Yeager: You mentioned two interesting numbers right there in that statement. One was over 20 million visitors.

Ehrecke: Twenty-two.

Yeager: Twenty-two million people come to this state to gamble for tourism. They come to the casinos every year. That’s a statistic meaning you traveled more than 50 miles. And you also mentioned 65 percent not from Iowa. So if we take out everything around the border, do we have any idea where that number would be? Is that something that the racing and gaming commission keeps a look at?

Ketterer: We don’t track those – the players and where they’re coming from as well as the casinos themselves do with their players club programs, but it’s certainly in areas such as Council Bluffs and Omaha, Worth County with Minnesota gamblers, and all along the Mississippi River, we attract people from Wisconsin and Illinois. And that fuels the tourism that Wes was speaking of.

Yeager: Well, we talk about tourism. And there’s a couple of economists who I had some background discussions with, talking about where that money is coming from, is it going to truly help the community and economic developments. I’ve heard this discussion at a couple places where the boat was going to go in, and they would say it’s going to help all these bars and restaurants and all the entertainment facilities around us, but in some cases that hasn’t been the case.

Do you have research or any thoughts on what it does economic impact for a community when a facility comes in? Does it help the area around the gambling facility, or it is just mostly what that gambling facility does and what it expands to?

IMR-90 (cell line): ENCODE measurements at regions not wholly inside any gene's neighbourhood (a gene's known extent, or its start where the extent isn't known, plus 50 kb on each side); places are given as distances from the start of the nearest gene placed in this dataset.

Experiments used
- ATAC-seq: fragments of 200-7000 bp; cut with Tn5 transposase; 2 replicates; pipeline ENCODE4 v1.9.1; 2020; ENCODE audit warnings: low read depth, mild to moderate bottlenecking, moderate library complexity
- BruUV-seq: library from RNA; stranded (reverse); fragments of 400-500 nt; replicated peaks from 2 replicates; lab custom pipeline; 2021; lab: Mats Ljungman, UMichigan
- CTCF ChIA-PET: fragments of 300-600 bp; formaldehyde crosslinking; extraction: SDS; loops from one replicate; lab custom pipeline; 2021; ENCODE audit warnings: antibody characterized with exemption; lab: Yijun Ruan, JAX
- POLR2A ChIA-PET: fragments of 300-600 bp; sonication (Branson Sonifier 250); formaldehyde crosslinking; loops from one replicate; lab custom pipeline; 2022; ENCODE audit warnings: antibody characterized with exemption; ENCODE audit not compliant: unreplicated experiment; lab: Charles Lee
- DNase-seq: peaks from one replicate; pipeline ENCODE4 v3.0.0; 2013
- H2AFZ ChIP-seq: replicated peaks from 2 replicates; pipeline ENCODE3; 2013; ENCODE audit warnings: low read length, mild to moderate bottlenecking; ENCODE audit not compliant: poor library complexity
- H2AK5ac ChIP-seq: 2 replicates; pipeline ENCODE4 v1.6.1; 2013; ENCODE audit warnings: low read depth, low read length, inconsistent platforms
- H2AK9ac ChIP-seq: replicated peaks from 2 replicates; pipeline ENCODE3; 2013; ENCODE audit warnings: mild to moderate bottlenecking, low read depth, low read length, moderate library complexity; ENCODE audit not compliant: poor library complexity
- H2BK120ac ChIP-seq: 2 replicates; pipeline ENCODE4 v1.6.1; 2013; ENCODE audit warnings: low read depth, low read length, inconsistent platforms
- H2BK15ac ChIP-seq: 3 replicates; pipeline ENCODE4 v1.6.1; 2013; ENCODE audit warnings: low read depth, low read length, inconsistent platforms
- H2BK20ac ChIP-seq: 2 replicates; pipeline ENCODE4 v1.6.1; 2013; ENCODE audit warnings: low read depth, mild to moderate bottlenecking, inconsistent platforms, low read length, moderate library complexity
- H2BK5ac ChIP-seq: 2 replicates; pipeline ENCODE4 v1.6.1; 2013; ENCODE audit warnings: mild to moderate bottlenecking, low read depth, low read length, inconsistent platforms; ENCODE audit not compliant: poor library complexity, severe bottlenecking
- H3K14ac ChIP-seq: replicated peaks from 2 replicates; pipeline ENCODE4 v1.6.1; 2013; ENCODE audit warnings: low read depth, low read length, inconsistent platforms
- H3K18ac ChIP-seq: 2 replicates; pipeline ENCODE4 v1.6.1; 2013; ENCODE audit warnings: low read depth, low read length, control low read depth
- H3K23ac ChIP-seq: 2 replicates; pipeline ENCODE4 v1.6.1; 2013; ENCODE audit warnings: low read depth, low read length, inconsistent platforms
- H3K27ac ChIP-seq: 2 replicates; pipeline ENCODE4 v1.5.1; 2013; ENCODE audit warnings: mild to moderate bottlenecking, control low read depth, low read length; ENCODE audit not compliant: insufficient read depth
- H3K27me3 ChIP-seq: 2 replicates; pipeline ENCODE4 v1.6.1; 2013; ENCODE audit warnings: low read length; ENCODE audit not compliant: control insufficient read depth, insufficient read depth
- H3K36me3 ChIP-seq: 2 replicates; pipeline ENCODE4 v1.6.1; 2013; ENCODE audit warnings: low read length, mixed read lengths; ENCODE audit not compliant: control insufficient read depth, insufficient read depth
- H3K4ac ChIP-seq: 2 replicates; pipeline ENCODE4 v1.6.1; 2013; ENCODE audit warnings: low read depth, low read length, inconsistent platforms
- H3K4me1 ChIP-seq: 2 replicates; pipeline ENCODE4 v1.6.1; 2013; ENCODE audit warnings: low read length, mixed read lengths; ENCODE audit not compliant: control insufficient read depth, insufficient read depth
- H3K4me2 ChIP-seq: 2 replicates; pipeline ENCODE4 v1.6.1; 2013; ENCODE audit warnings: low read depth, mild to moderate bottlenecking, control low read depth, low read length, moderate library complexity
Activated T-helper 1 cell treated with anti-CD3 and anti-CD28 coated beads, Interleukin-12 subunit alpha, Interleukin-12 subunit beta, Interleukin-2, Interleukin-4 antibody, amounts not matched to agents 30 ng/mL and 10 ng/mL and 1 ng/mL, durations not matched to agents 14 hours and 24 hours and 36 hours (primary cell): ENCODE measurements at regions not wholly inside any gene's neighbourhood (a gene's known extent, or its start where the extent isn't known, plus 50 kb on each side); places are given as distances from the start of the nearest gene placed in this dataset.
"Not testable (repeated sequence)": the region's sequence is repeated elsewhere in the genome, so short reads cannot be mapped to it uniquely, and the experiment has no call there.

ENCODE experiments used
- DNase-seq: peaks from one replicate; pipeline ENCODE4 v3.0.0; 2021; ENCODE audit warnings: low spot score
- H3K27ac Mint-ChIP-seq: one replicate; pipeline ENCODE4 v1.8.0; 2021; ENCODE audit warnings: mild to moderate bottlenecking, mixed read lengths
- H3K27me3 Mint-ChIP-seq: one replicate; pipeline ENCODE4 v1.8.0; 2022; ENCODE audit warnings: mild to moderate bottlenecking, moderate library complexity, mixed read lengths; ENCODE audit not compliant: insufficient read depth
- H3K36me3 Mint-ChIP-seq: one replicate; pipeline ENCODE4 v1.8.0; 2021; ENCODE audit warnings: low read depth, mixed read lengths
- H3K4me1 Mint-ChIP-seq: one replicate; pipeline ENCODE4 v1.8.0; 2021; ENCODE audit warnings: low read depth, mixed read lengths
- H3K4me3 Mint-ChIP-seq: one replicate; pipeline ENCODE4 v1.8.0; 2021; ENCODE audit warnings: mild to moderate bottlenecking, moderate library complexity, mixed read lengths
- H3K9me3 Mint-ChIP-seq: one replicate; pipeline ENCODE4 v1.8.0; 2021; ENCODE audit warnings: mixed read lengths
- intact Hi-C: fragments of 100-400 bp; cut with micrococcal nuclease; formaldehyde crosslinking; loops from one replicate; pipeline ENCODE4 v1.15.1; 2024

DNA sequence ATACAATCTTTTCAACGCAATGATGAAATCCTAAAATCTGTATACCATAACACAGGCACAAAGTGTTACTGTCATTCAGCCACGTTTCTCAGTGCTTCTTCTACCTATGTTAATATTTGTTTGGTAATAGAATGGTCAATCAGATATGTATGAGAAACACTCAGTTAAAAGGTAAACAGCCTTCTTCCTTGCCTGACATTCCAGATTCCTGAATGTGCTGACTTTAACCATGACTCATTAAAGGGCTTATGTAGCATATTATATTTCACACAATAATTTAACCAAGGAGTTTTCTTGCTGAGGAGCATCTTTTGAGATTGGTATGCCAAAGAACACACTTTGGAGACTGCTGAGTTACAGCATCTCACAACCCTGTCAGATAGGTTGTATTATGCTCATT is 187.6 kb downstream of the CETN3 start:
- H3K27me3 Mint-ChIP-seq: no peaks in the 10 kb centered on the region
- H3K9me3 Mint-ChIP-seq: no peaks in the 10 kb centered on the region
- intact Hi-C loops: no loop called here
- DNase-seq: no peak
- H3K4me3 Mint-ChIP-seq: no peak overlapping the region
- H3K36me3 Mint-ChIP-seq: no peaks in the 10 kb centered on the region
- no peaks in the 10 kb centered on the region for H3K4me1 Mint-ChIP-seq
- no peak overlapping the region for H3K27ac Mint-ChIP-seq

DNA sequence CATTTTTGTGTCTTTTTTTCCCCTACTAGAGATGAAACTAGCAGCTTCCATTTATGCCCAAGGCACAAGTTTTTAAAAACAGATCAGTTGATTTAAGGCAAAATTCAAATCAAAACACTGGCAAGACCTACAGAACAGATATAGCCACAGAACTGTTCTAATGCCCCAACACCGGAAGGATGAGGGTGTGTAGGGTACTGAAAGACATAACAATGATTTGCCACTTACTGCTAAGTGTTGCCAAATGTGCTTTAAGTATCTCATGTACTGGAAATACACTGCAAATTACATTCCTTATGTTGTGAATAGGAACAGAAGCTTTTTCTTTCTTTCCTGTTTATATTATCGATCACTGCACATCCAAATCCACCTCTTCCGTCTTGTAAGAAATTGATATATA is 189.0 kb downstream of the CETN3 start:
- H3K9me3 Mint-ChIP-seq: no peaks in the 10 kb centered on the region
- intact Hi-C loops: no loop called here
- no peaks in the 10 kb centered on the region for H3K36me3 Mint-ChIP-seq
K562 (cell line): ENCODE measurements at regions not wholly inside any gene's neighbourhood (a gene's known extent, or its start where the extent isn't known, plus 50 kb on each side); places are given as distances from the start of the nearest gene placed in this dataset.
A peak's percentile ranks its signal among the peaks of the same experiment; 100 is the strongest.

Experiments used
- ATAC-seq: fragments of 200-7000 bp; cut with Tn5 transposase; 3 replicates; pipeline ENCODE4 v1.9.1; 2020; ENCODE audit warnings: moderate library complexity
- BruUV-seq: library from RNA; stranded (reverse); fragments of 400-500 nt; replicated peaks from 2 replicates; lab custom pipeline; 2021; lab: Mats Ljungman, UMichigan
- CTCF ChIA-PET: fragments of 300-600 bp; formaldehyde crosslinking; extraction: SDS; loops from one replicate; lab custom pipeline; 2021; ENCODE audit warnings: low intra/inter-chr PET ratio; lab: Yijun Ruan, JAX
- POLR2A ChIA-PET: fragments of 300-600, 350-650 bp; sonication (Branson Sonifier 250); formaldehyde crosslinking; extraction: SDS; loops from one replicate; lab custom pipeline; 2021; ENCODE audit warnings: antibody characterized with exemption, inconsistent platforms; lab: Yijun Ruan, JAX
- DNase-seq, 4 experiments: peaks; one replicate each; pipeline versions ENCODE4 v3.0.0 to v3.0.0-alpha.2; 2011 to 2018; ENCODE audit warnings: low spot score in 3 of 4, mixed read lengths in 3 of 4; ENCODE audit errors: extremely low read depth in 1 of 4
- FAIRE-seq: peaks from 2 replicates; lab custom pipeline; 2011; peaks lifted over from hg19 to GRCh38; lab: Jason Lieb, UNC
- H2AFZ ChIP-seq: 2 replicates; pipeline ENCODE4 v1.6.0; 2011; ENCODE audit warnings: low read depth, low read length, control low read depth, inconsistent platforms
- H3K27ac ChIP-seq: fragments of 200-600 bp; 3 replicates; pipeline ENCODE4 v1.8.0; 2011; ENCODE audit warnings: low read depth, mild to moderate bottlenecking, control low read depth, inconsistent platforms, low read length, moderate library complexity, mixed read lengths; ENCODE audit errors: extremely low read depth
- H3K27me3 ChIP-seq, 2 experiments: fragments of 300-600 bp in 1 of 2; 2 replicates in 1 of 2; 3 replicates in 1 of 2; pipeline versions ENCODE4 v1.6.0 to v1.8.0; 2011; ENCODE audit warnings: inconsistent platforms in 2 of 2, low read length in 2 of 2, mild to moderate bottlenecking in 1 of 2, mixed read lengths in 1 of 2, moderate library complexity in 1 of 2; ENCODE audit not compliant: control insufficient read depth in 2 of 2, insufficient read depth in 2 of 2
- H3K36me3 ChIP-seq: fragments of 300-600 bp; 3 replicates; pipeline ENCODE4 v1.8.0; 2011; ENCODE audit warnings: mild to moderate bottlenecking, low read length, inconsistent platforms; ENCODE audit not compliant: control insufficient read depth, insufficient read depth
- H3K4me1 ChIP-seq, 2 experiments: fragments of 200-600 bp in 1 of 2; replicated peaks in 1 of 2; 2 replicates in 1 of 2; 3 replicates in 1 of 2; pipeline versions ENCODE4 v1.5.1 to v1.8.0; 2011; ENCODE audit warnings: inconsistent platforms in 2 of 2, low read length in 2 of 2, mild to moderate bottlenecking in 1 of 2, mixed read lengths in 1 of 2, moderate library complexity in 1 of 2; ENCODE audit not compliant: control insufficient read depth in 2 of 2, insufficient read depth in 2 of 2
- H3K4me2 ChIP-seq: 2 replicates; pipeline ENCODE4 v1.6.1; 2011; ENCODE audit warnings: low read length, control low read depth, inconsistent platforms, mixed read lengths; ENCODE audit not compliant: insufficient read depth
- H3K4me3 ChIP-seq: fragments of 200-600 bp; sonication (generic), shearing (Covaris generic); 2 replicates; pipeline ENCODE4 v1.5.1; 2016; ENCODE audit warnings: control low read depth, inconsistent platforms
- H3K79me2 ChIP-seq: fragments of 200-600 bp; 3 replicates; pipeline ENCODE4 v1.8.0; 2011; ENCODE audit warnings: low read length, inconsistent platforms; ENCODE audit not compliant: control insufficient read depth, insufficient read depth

Ehrecke: I think it helps the areas around. I mean if you take each of the locations now, what they have that’s grown up around there, not only like the restaurants and other entities that have located, because when you have a large number of people coming to a specific spot, you’re going to want other things to go to.

I know a couple that I talked to here recently where they come into the state, they’re from Illinois. They go to a restaurant, they go out to eat, they may go to something, and then they go to the casino for maybe an hour, and then they go back home. They tie it into a small package, and so we really want to partner with all the tourism attractions within the state because I think there’s a real benefit and opportunity for that kind of a partnership.

It's also for people to go and see the other things that Iowa has to offer within those communities, and I do see that that occurs. And a good example like a restaurant over in Council Bluffs, it was brand-new when the casinos first came. I think the name of it was Tish's, and they thought, well, this is going to go out of business. Well, I think they tripled in size. Not everybody goes and eats at the casino all the time, but will come and if you have good food, good service, and other things to be offered, people are going to come to those as well.

Yeager: Okay. Well, just a few minutes left here. I want to talk a little bit, Jack – When we talk about – What’s the percentage of tax money of the general budget? I think you said around four or five percent.

Ketterer: It’s up to about four to five percent of the Iowa budget right now.